High-Grade Gold Targets On Dent-Jackson Property

VANCOUVER - Cross River Ventures Corp. reported ongoing data compilation at the Dent-Jackson project, located in the Birch-Uchi greenstone belt, northwestern Ontario, has revealed previously overlooked zones of high grade gold mineralization that remain untested by prior operators.

The property's gold endowment attracted attention as far back as 1927, when the Jackson-Manion Consolidated Mines discovered gold along the eastern margin of the claim block which they mined from 1934 to 1940. The mine produced approximately 27,146 ounces of gold and 18,300 ounces of silver at an average grade of 0.258 ounce/ton Au during several years of operation (Parker & Atkinson, 1992). The focus of the mine was gold in quartz veins associated with mafic volcanic rocks. In the 80 years since, the project was explored sporadically, and mineral title changed hands several times. Most of the later work focused on the area around the historic Jackson-Manion mine. However, there are three other gold occurrences on the Dent-Jackson property that remain underexplored.

The Cross River Ventures technical team has identified historic data which documents high-grade trench samples from the Cariboo Vein in the western part of the property, and the East of Little Woman Lake Zone in the central part of the property. Historic diamond drill programs on the property (incl. Ontario Woman Lake Gold Mines Ltd, 1929; South Bay Mines, 1970; Condor Precious Metals, 2012) did not adequately test these target areas.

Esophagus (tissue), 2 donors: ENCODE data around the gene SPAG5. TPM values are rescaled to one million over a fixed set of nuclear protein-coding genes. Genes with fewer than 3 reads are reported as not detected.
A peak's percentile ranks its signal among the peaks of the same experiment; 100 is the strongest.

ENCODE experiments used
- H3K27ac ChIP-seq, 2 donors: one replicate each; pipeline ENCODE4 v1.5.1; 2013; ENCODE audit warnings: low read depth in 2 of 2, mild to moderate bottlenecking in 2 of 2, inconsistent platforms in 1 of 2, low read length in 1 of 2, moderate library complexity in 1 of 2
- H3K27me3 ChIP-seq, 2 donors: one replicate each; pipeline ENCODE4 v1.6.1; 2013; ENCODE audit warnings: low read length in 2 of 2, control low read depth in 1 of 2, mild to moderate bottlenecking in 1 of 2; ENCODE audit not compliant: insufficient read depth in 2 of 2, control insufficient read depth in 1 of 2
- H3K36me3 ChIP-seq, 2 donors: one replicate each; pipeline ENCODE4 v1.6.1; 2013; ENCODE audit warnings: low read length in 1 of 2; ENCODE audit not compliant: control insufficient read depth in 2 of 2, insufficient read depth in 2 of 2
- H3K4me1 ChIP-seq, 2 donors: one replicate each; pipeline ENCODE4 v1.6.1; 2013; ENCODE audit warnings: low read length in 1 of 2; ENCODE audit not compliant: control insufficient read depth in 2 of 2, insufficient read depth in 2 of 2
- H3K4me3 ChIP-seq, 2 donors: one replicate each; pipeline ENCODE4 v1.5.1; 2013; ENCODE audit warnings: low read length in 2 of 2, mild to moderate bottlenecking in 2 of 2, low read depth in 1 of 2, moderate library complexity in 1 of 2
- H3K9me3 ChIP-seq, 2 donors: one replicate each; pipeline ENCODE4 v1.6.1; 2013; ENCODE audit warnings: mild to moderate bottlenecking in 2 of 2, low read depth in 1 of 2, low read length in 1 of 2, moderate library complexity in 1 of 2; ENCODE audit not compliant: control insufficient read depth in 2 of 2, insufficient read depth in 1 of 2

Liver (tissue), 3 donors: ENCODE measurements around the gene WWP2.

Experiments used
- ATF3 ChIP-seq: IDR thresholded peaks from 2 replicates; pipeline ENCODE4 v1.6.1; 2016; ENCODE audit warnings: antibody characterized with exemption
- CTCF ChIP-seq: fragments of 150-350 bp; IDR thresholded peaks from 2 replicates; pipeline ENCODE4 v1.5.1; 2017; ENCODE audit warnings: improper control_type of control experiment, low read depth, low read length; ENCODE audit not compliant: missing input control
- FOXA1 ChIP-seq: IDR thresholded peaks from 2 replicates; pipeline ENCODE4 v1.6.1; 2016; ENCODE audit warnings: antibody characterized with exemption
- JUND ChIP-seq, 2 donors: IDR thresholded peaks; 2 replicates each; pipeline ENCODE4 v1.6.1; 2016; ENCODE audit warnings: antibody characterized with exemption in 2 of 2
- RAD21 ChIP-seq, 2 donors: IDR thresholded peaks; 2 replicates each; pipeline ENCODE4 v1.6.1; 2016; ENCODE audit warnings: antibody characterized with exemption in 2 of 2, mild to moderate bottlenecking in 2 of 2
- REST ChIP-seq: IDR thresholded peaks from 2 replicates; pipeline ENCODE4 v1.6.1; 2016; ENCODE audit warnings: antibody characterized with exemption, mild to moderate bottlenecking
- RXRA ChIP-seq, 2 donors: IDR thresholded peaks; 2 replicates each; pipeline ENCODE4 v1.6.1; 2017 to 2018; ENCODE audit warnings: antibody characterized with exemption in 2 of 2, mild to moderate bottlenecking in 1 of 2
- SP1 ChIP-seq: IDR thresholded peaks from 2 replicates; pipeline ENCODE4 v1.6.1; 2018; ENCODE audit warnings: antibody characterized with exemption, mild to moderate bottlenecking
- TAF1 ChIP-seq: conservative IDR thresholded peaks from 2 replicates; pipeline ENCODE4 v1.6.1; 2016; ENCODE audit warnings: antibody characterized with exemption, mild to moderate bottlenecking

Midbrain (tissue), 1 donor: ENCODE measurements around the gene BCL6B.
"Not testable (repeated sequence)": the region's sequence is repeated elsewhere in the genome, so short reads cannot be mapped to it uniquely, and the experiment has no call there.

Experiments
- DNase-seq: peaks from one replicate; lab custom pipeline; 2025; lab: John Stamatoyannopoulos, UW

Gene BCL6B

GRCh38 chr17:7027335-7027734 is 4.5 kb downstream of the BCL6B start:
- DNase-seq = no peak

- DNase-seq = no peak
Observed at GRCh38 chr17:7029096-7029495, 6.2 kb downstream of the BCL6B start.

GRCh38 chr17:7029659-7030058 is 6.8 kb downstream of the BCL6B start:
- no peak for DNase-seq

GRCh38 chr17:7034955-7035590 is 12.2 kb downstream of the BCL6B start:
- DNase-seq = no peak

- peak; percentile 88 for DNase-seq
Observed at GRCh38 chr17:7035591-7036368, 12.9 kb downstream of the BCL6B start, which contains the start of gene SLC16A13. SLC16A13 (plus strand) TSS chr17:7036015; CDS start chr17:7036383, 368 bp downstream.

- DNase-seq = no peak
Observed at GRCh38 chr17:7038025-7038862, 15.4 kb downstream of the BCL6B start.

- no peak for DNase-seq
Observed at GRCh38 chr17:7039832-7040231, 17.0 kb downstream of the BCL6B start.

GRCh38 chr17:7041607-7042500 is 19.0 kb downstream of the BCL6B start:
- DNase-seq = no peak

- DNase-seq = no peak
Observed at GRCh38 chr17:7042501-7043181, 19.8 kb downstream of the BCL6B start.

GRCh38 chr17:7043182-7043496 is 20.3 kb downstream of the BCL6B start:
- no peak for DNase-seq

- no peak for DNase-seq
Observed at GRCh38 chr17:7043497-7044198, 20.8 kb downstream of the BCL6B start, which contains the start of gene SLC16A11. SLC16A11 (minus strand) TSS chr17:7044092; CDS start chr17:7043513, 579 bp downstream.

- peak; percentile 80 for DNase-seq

"The Cross River technical team's detailed data compilation and review is a critical step in the systematic exploration approach we're pursuing in Ontario," said CEO, Alex Klenman. "These findings highlight important facts about the geology and potential gold endowments within the claim blocks and provide essential guidance for targeting in the months ahead. The exploration strategy is to advance all of the company projects to drill-ready status, using a data driven approach that results in optimal target generation. When we drill, we want to be sure we're putting those holes down in the best possible places for meaningful discovery.”